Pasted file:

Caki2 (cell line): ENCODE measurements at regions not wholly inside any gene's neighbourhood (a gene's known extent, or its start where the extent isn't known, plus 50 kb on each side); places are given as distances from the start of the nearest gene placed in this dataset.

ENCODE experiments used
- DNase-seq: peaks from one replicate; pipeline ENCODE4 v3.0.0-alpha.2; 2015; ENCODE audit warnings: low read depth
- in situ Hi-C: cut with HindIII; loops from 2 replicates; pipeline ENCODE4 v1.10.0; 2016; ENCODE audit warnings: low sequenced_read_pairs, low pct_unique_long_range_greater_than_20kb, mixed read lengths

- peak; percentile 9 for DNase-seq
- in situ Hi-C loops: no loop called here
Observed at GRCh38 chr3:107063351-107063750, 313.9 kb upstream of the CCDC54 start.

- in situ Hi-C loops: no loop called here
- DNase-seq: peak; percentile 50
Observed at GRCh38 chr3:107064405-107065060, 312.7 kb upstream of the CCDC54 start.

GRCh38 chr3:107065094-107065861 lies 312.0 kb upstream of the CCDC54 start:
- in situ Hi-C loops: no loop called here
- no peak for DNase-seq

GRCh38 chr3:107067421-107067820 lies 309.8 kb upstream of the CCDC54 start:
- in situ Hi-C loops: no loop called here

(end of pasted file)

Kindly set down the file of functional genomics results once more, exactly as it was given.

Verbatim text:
Caki2 (cell line): ENCODE measurements at regions not wholly inside any gene's neighbourhood (a gene's known extent, or its start where the extent isn't known, plus 50 kb on each side); places are given as distances from the start of the nearest gene placed in this dataset.

ENCODE experiments used
- DNase-seq: peaks from one replicate; pipeline ENCODE4 v3.0.0-alpha.2; 2015; ENCODE audit warnings: low read depth
- in situ Hi-C: cut with HindIII; loops from 2 replicates; pipeline ENCODE4 v1.10.0; 2016; ENCODE audit warnings: low sequenced_read_pairs, low pct_unique_long_range_greater_than_20kb, mixed read lengths

- peak; percentile 9 for DNase-seq
- in situ Hi-C loops: no loop called here
Observed at GRCh38 chr3:107063351-107063750, 313.9 kb upstream of the CCDC54 start.

- in situ Hi-C loops: no loop called here
- DNase-seq: peak; percentile 50
Observed at GRCh38 chr3:107064405-107065060, 312.7 kb upstream of the CCDC54 start.

GRCh38 chr3:107065094-107065861 lies 312.0 kb upstream of the CCDC54 start:
- in situ Hi-C loops: no loop called here
- no peak for DNase-seq

GRCh38 chr3:107067421-107067820 lies 309.8 kb upstream of the CCDC54 start:
- in situ Hi-C loops: no loop called here